What I Learned About Myself by Following a Twelve Week Fitness Program

The sun through the trees on an evening walk.

The sun through the trees on an evening walk.

A little over twelve weeks ago, I made the decision to make my fitness a priority as a way to help manage my anxiety and keep myself in shape. In the past, I would do really well for awhile with running or yoga or something similar, but then lose interest. This time, I had a goal of building lasting muscle and a lasting routine. 

I found a fitness plan online that listed everything I needed to do each day for the next twelve weeks. And guys, I did it! And I did it on my own terms. I was pretty anti-gym membership but I wanted the weight challenge and diversity I could get from the equipment and classes. I had to find a gym that didn't intimidate me or make me feel icky, and was fortunate to find a great women-only gym. I guess that all-girl education model from high school stuck with me. Personally, I am more comfortable in that kind of environment. 

Beyond building muscle and amping up my cardio health, I learned a lot about myself, how I work, and what keeps me motivated. Here are my takeaways from my 12 week fitness experience:

  1. I gained so much confidence in my ability to follow through on a goal from start to finish. If I keep at it, I can complete something. Putting my body to use made me feel like I could take on other challenges, that I could build healthy habits and stick with them. 
  2. It helps to add structure to a goal. By following a schedule and checking off days and workouts I completed, I had small wins each day and the achievement high kept me coming back for more. 
  3. I grew stronger and more sure of myself, accomplishing things I didn't think I could do. For instance, around week 10, the program told me to do sprints, at a really fast rate. I thought there was no way. In the past, I would not even have tried if I didn’t think I could do it. But I tried sprinting at the fast rate recommended and to my surprise, I could actually do it. All those weeks before I had built up the muscle and stamina to support myself.
  4. It is helpful to stick to a day by day schedule and to pay attention to the daily routine. When I only focused on the big picture, I wasn’t giving enough attention to the steps it would take to get there and so I would become overwhelmed by that big daunting goal and never achieve it. Same with the fitness routine, when I looked what came in the next week or month, I was intimidated. In those moments, I would tell myself I just have to get through this day and then I can worry about what comes next. This was the biggest change to my behavior that helped me stay on track. Taking it day by day and gradually building, without freaking out about the end result, taught me to appreciate the process. When I saw the payoffs reveal themselves, I knew it was because of my discipline and hard work.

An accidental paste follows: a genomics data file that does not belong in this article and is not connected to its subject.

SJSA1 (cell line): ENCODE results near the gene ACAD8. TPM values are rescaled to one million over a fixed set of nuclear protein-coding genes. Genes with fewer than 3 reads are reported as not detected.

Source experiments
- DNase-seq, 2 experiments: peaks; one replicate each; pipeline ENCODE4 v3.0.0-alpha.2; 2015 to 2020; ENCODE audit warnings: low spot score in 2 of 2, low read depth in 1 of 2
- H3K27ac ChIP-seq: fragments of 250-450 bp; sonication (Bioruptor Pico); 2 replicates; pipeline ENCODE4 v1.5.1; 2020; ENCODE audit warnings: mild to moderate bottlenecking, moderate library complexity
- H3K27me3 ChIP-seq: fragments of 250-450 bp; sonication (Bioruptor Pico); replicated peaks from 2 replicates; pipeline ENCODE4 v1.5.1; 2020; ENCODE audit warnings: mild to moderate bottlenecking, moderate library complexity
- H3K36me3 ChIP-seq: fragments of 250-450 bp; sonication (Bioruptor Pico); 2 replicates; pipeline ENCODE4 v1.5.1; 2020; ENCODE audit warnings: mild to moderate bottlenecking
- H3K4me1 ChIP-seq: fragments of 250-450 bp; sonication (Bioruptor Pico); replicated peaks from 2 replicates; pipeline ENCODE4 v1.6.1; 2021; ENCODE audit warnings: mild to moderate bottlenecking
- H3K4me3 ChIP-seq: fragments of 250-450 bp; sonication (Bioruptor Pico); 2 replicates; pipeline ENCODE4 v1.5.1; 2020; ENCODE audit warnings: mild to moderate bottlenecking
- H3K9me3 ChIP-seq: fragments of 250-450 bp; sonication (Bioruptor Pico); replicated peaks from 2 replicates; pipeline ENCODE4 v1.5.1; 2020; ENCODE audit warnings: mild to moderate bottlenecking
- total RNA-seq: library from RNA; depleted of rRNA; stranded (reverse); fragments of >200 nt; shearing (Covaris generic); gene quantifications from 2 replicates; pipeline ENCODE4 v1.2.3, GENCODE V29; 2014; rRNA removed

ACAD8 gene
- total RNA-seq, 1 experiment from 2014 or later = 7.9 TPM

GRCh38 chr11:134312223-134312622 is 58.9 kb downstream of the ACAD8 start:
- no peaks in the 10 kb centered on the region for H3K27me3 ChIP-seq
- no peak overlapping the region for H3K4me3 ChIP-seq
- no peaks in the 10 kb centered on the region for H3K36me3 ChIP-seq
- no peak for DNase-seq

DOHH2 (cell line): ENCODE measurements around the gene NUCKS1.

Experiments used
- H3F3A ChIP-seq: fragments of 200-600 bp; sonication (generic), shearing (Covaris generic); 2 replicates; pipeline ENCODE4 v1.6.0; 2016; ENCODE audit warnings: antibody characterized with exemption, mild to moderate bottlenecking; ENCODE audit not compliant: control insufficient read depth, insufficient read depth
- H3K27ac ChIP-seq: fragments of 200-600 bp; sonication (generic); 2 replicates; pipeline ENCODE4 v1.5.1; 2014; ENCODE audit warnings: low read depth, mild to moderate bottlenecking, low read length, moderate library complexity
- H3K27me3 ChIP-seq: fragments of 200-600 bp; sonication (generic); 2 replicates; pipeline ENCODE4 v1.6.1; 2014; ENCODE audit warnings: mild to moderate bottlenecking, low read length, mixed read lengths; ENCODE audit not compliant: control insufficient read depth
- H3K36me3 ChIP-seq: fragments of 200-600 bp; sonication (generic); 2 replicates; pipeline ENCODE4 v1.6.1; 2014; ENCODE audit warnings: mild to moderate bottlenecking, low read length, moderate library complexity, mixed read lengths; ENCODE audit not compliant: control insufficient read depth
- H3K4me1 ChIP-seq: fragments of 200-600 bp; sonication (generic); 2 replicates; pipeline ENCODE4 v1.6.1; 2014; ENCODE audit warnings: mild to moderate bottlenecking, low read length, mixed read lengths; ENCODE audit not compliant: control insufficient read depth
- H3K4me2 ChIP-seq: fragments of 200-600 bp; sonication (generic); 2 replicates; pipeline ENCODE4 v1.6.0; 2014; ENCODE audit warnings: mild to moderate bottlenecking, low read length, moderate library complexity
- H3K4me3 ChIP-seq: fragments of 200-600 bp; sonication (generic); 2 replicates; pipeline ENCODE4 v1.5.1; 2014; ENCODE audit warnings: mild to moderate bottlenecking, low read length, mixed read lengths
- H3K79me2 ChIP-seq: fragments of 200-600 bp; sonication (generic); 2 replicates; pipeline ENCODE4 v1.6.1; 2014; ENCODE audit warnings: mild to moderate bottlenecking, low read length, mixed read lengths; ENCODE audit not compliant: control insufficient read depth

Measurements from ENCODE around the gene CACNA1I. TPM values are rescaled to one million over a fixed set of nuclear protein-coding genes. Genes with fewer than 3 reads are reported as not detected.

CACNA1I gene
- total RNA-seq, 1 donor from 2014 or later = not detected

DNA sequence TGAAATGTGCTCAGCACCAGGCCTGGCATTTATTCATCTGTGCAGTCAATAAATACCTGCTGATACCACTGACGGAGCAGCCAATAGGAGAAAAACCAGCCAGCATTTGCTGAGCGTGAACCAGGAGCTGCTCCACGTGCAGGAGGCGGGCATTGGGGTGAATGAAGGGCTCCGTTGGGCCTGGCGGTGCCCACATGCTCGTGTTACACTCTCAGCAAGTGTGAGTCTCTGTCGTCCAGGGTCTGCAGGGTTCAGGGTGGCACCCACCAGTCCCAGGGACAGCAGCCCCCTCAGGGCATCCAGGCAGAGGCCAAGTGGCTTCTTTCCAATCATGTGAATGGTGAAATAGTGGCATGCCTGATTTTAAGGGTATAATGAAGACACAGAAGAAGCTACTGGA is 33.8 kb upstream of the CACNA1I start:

5. I discovered my best, most productive working style. I need structure and a dedicated space where I feel comfortable. I also need some spontaneity. For these twelve weeks, that meant changing things up and going for outdoor walks and jogs, exploring the neighborhood and parks, and having flexibility when life came up, like moving and travel. 
  6. I need to follow my gut. I took the fitness plan and molded it so it felt right for me and my lifestyle. Along with exercises and routines, they provided a diet plan. But they included very meat-heavy meals and as a vegetarian, my diet is already limited, so I ate how felt best for me. I try to eat pretty healthy, avoiding processed foods and eating lots of veggies (most of the time—I’m looking at you Ben & Jerry’s). 
  7. The importance of making goals a priority on my daily calendar. I discovered that excuses are bullshit. If it is important to me, I will make the time and find a way. I have yet to miss a Game of Thrones episode or miss the next book on my reading list. I engage on Instagram and read copious amounts of articles online. If I can find time for this stuff, I can find time for the stuff that really matters to me.